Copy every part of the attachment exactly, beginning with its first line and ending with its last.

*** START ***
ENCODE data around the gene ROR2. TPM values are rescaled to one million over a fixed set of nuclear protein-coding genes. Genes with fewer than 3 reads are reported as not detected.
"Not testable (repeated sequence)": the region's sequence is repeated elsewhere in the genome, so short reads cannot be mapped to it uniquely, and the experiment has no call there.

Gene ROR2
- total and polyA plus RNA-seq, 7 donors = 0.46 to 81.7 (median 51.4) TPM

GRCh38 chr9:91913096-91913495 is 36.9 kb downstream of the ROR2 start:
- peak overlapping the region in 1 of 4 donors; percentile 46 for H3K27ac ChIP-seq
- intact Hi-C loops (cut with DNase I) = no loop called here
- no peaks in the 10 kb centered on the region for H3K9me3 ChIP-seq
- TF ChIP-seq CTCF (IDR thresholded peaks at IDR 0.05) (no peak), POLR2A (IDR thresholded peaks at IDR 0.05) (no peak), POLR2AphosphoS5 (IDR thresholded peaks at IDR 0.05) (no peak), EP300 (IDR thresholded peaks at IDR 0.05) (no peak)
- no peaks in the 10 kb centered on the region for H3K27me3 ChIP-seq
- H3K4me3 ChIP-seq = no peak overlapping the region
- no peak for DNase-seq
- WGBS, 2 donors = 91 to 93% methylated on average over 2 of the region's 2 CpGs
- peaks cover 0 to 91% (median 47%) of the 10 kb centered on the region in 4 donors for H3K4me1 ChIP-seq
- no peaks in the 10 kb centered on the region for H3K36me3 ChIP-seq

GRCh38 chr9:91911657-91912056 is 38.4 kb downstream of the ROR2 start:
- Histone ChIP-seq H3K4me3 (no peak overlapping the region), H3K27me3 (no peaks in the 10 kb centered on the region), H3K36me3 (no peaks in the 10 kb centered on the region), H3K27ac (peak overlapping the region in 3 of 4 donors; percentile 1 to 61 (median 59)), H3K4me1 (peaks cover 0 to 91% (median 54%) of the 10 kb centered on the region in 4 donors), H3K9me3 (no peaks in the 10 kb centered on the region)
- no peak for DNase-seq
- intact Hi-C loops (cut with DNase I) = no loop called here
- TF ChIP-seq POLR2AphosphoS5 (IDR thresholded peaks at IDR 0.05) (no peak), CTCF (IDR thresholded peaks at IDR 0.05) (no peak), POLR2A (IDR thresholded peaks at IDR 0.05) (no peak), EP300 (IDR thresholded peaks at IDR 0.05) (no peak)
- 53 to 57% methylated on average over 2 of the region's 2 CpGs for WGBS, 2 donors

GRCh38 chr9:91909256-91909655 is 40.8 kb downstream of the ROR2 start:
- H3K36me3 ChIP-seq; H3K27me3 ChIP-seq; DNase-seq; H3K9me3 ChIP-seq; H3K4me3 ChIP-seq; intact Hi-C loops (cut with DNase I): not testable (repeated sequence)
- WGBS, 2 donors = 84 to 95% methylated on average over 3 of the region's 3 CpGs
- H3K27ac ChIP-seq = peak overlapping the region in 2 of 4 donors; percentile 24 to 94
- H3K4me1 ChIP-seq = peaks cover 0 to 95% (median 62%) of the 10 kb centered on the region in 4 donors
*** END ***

ENCODE data around the gene ROR2. TPM values are rescaled to one million over a fixed set of nuclear protein-coding genes. Genes with fewer than 3 reads are reported as not detected.
"Not testable (repeated sequence)": the region's sequence is repeated elsewhere in the genome, so short reads cannot be mapped to it uniquely, and the experiment has no call there.

Gene ROR2
- total and polyA plus RNA-seq, 7 donors = 0.46 to 81.7 (median 51.4) TPM

GRCh38 chr9:91913096-91913495 is 36.9 kb downstream of the ROR2 start:
- peak overlapping the region in 1 of 4 donors; percentile 46 for H3K27ac ChIP-seq
- intact Hi-C loops (cut with DNase I) = no loop called here
- no peaks in the 10 kb centered on the region for H3K9me3 ChIP-seq
- TF ChIP-seq CTCF (IDR thresholded peaks at IDR 0.05) (no peak), POLR2A (IDR thresholded peaks at IDR 0.05) (no peak), POLR2AphosphoS5 (IDR thresholded peaks at IDR 0.05) (no peak), EP300 (IDR thresholded peaks at IDR 0.05) (no peak)
- no peaks in the 10 kb centered on the region for H3K27me3 ChIP-seq
- H3K4me3 ChIP-seq = no peak overlapping the region
- no peak for DNase-seq
- WGBS, 2 donors = 91 to 93% methylated on average over 2 of the region's 2 CpGs
- peaks cover 0 to 91% (median 47%) of the 10 kb centered on the region in 4 donors for H3K4me1 ChIP-seq
- no peaks in the 10 kb centered on the region for H3K36me3 ChIP-seq

GRCh38 chr9:91911657-91912056 is 38.4 kb downstream of the ROR2 start:
- Histone ChIP-seq H3K4me3 (no peak overlapping the region), H3K27me3 (no peaks in the 10 kb centered on the region), H3K36me3 (no peaks in the 10 kb centered on the region), H3K27ac (peak overlapping the region in 3 of 4 donors; percentile 1 to 61 (median 59)), H3K4me1 (peaks cover 0 to 91% (median 54%) of the 10 kb centered on the region in 4 donors), H3K9me3 (no peaks in the 10 kb centered on the region)
- no peak for DNase-seq
- intact Hi-C loops (cut with DNase I) = no loop called here
- TF ChIP-seq POLR2AphosphoS5 (IDR thresholded peaks at IDR 0.05) (no peak), CTCF (IDR thresholded peaks at IDR 0.05) (no peak), POLR2A (IDR thresholded peaks at IDR 0.05) (no peak), EP300 (IDR thresholded peaks at IDR 0.05) (no peak)
- 53 to 57% methylated on average over 2 of the region's 2 CpGs for WGBS, 2 donors

GRCh38 chr9:91909256-91909655 is 40.8 kb downstream of the ROR2 start:
- H3K36me3 ChIP-seq; H3K27me3 ChIP-seq; DNase-seq; H3K9me3 ChIP-seq; H3K4me3 ChIP-seq; intact Hi-C loops (cut with DNase I): not testable (repeated sequence)
- WGBS, 2 donors = 84 to 95% methylated on average over 3 of the region's 3 CpGs
- H3K27ac ChIP-seq = peak overlapping the region in 2 of 4 donors; percentile 24 to 94
- H3K4me1 ChIP-seq = peaks cover 0 to 95% (median 62%) of the 10 kb centered on the region in 4 donors